Slot Canyons   Leave a comment

If you travel to the Desert Southwest and like to hike, at some point you will end up hiking to (and into) a slot canyon.  On a previous trip Melanie and I went to highly regarded Antelope Canyon in Page, Arizona.  And before that my good friend Rob and I did a strenuous hike in Paria Canyon on the Arizona / Utah border.  This time on our most recent trip to Utah, Melanie and I sought out a couple of more remote and lesser known canyons.

A slot canyon is just what it sounds like — a narrow slot cleaved into the earth and rock.  Not for the claustrophobic, but fascinating for anyone else who does not mind squeezing into narrow spaces.  The photography is fantastic thanks to the red sandstone and muted light from above.  Only one word of caution — check the weather forecast before you go.  Thunderstorms and flash floods can be lethal in a slot canyon.  With a little pre-planning and common sense, a slot canyon hike is likely to be something you will never forget.



(Above)  The first slot canyon we found was as easy as can be.  Fifty yards from the road and only a hundred yards or so in depth.  This is a photo from the roadside showing the entrance.




(Above) You only need to walk 100 feet into a slot canyon to be in a different world.  Outside sounds disappear but spoken word echos off the narrow walls.  The temperature drops and your eyes slowly adjust from bright sunshine to eerie reflected light from the narrow slot above.  The footsteps in the sand show that quite a few people have enjoyed the solitude we found here.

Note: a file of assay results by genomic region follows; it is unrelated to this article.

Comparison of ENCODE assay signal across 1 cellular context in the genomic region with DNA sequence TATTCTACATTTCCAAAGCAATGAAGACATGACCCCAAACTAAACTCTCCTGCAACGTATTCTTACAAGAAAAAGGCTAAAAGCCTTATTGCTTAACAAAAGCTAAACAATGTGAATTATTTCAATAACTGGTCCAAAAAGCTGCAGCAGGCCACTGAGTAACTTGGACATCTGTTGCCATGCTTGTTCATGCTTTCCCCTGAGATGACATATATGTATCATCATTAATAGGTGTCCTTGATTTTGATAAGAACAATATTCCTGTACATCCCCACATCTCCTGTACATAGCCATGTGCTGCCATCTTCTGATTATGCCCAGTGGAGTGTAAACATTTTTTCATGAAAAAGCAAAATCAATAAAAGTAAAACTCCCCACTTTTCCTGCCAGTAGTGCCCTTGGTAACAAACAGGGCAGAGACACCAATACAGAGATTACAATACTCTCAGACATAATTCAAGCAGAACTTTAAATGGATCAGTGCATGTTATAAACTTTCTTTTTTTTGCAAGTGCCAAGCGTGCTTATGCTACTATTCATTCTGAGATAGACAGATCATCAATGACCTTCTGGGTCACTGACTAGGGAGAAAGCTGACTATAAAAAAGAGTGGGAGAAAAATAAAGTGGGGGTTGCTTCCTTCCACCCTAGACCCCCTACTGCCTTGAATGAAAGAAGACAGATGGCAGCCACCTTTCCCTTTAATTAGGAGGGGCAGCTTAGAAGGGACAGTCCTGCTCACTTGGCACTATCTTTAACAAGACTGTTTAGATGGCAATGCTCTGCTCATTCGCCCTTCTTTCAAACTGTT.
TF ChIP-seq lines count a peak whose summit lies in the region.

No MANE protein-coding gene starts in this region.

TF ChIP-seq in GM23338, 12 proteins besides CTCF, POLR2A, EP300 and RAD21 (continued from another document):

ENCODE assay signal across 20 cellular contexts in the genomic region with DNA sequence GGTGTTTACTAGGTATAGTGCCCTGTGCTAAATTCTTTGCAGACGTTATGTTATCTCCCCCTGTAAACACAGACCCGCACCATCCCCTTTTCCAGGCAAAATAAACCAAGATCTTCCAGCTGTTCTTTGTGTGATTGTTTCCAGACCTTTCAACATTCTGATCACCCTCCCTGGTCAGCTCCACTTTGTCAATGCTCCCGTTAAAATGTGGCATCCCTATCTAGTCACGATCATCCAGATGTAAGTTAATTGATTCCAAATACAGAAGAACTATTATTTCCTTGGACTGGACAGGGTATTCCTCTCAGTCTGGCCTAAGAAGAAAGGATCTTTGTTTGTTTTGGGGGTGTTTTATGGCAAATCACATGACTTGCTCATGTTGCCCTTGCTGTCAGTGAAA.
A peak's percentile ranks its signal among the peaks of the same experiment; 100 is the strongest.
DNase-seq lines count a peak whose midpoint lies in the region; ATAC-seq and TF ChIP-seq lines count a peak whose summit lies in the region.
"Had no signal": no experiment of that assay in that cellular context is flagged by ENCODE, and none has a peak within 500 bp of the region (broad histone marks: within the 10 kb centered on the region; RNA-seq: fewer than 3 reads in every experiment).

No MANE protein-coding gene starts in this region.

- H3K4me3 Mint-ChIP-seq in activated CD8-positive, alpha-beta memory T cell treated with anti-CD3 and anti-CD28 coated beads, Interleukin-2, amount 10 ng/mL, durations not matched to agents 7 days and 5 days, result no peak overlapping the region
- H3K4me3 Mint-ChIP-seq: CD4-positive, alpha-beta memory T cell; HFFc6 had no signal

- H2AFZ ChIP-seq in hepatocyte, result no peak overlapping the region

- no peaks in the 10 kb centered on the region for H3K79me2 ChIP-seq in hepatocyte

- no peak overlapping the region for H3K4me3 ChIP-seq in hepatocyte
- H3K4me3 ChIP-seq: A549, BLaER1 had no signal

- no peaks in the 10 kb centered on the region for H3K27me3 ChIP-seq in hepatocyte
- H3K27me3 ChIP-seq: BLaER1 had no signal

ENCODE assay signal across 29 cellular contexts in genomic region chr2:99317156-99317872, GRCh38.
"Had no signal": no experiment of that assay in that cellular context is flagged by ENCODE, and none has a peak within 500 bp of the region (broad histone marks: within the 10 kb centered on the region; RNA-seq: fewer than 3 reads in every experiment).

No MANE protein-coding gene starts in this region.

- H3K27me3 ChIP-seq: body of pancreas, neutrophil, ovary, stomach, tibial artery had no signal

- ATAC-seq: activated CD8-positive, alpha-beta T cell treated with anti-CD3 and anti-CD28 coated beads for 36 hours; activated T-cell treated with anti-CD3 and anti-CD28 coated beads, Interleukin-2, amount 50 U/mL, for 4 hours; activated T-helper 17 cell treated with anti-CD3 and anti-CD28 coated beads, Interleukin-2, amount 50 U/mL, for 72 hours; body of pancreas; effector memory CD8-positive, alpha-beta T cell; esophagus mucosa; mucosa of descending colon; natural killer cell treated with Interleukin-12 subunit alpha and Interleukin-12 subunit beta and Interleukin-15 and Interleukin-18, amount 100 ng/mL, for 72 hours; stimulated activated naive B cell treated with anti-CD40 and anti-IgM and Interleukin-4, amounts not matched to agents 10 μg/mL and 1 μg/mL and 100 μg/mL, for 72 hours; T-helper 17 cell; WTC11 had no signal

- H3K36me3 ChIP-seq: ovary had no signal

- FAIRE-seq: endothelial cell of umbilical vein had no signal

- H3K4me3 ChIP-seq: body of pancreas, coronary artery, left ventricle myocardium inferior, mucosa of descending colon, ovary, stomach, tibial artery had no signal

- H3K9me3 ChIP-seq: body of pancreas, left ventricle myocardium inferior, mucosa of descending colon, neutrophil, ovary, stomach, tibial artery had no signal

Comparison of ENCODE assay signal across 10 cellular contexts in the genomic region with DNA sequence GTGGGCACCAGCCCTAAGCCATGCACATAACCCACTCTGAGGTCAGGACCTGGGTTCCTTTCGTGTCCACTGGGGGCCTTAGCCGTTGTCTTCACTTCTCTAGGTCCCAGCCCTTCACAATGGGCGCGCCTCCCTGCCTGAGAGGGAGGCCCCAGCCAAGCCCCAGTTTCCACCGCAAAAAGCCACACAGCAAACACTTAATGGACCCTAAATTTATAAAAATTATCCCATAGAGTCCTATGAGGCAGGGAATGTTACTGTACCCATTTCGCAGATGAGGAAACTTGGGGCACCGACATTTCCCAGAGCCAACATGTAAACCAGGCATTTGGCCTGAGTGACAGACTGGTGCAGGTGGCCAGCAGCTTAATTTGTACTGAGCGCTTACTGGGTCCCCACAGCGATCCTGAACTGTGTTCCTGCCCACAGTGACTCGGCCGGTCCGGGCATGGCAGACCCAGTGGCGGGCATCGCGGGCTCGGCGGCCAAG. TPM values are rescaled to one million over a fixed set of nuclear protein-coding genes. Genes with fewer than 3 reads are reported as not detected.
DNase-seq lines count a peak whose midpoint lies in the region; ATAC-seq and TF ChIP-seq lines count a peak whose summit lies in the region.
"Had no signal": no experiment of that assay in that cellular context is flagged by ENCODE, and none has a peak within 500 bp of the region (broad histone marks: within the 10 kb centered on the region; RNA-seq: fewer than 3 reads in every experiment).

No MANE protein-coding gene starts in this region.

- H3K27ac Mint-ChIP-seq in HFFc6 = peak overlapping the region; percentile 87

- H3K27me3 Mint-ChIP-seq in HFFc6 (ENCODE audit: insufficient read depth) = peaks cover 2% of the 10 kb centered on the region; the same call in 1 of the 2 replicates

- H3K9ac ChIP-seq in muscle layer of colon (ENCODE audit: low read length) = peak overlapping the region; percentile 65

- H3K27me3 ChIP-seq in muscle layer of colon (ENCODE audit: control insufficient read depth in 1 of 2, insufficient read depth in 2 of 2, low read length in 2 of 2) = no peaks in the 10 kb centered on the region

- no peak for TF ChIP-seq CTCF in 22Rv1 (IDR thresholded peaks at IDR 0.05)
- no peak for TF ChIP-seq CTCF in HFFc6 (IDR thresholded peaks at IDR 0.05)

(Above)  The second slot canyon was a lot more difficult.  A 30+ mile drive on dirt road through the desert and a two-mile hike to the entrance.  This photo is from near the trailhead.  The slot canyon is out there somewhere.



(Above)  Near the entrance after we traversed the two miles down to the canyon.  This tumbleweed was too good for any photographer to pass up.



(Above)  Melanie, just inside the entrance.  Nice and wide and level to begin.



(Above)  The slot quickly became more narrow and rocky.  This slot was probably 800 yards or more in length.



(Above)  Solid sandstone walls that have been sculpted by wind and water over thousands of years.



(Above)  Melanie looking ahead at the narrowing slot.  I married a true hiker — keeping up with her can be a challenge.  Every once in a while I can get her to slow down for a photo.  Having a person in the shot lends scale to the image.  (Note the log high up on the wall, above Melanie’s head.  It was likely deposited there during a summer flash flood.)



(Above)  A bit of scrambling is required in some of the slots.  The effort is worth it however, and we took this slot all the way to the end — with about a dozen stops along the way as I set up my tripod and took fifty or so photos.

Maybe I’ll have my ashes scattered in a slot canyon.  They are seriously that cool!

—  End  —


Posted November 14, 2013 by ~ Bruce in Nature and Wildlife, Travel Photography

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